Charlie Chaplin: composer
We uncover Charlie Chaplin's musical career in advance of our screenings of City Lights this autumn.
But what is lesser known is that he was also a skilled musician, and composed the scores to many of his films.
In advance of this autumn’s screenings of City Lights with a live orchestra, Alexandra Coghlan uncovers Chaplin’s musical talents…
Charlie Chaplin was the ultimate cinematic polymath: actor, comedian, writer, director and impresario.
But when he eventually won his first Oscar in 1973 it wasn’t for any of those skills. The award was for Best Music – won by his own original score for Limelight.
Limelight was just one of the many film scores Chaplin composed during his career. It was perhaps inevitable that a man known for his meticulous attention to every detail of the filmmaking process, who had grown up in a family of musicians and music-hall performers and himself started his career as part of clog-dancing troupe Eight Lancashire Lads, would want to shape the scores of his films. Chaplin’s films use music not just as a backdrop but a key element of storytelling, capable of subverting and wrong-footing the audience as much as amplifying the on-screen action and emotions.
Crowd in front of a cinema in Paris for a Limelight screening
© Roy Export Co. Ltd.
Calvero in the dressing room with Postant and Buster Keaton
© Roy Export S.A.S
‘Since the age of 16 I had practised from four to six hours a day in my bedroom,’ Chaplin wrote in his autobiography. ‘Each week I took lessons from the theatre conductor or someone he recommended. I had great ambitions to be a concert artist, or, failing that, to use it in a vaudeville act.’ It was a passion that persisted throughout his life. Rachmaninov, Schoenberg, Horowitz and Hans Eisler were all later part of his social circle, and he was known to improvise piano duets with Les Six composer Germaine Tailleferre.
Chaplin’s interest in music had started early. As a child he taught himself to play the violin and cello (both strung in reverse to accommodate his left-handed playing) as well as the piano. But, having learned to play by ear, Chaplin never mastered reading music, and his film scores were always collaborative efforts with others – the reason, perhaps, so little was known for many years of his involvement. No credit, for example, was initially given to him for The Great Dictator, which he co-wrote.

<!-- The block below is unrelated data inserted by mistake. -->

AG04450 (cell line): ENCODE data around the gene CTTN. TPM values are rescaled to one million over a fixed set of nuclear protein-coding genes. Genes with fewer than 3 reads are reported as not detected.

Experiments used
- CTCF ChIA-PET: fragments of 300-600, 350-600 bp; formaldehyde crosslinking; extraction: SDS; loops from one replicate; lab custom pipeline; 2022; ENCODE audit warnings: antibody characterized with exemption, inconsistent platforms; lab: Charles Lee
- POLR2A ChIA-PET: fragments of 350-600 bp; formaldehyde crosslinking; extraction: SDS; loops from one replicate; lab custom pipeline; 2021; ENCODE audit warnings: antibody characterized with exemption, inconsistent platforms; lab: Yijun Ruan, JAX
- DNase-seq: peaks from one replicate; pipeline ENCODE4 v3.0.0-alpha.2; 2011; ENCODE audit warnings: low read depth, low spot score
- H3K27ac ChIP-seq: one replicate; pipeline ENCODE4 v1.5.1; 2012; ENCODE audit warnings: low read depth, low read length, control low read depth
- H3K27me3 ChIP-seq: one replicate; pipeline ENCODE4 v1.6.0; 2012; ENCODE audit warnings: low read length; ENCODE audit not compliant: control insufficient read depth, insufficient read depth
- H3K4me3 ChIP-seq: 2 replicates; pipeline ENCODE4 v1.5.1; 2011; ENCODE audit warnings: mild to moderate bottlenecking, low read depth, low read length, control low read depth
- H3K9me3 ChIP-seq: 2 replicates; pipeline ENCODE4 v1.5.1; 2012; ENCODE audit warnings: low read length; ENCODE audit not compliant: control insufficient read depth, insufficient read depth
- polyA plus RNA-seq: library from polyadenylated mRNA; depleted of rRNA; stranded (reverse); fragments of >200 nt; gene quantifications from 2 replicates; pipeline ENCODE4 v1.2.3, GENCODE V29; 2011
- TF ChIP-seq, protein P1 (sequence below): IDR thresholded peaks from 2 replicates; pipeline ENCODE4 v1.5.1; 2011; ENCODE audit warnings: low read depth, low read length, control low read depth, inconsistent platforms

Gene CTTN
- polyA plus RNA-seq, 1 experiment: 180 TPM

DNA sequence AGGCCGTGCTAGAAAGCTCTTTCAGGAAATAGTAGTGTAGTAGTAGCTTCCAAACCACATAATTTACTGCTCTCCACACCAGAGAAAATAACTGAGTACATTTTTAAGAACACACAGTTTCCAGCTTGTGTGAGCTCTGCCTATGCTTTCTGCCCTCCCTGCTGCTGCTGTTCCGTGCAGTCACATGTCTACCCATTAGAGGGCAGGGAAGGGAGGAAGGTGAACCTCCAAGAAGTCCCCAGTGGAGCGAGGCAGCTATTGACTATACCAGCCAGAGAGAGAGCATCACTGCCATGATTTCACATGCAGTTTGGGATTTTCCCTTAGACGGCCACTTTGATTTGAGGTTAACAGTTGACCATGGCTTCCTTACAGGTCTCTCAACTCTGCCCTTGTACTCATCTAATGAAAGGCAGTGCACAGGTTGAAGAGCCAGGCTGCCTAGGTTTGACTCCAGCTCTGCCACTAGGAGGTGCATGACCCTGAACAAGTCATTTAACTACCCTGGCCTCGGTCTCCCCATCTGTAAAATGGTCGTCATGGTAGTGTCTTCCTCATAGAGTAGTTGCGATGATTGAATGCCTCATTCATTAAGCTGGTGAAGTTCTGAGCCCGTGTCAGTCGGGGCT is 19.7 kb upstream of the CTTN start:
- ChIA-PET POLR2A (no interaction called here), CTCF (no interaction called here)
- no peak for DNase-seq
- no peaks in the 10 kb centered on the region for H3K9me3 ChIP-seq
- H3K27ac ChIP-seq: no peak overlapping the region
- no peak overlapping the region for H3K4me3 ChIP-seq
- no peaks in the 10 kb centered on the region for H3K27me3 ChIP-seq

Charlie Chaplin and Virginia Cherrill in City Lights © Roy Export S.A.S
‘I didn’t really write it,’ Chaplin said of the music for City Lights, the first of his films to have its own recorded score. ‘I la-laed and Arthur Johnston wrote it down.’ City Lights was a major watershed for Chaplin. It was the first of his films to be released after the advent of the ‘talkies’. With new technology available to him, Chaplin made the unexpected decision to keep the film silent and instead take advantage of the ability to record and synchronise music to the action. So delighted was he with this new dimension that he later went back and supplied soundtracks to his earlier work: at last every film would be completely and absolutely his creation.
While it would be easy to underestimate Chaplin’s musical contributions, Davis Raskin, who worked with Chaplin on Modern Times, made clear his very active and significant participation: not a single bar was signed off without his input and say-so. ‘Sometimes a musicians would get pompous with me, and I would cut him short’ Chaplin explained. ‘After putting music to one or two scores I began to look at a conductor’s score with a professional eye and to know whether a composition was over-orchestrated or not.’
Charlie by lever
© Roy Export S.A.S
Charles Chaplin plays the cello on “The Gold Rush” set
© Roy Export Co. Ltd.
Finding his feet with City Lights, Chaplin expressed his aim to create ‘simple’ music ‘in keeping’ with his character. The result is a larky, innocent and irresistibly tuneful score that sways to waltzes, and quotes snatches of melodies from London’s bells to ‘Swanee River’ and the flower-girl’s theme ‘La Violetera’ (a song originally composed by Jose Padilla), driving through action sequences like the boxing match and adding sardonic commentary and romance elsewhere.
‘I use music as a counterpoint,’ Chaplin famously said. ‘For instance…squalid surroundings with a lot of comedy tramps working in it…would have very beautiful boudoir music, very lush and grandiose, and it would be satirical, a counterpoint.’
It was a technique that often baffled arrangers, who wanted the music to be overtly and directly funny. It was Chaplin who insisted otherwise, understanding that comedy was unlocked far more effectively by surprise, subtlety, incongruity than by musical slapstick. The result are a series of scores who subtle detail and touching simplicity mirror the genius of Chaplin’s own performances.
Written by Alexandra Coghlan
Image credits: Header image – Charlie with the Abe Lyman Orchestra at Chaplin Studios, 1925 © Roy Export Co. Ltd.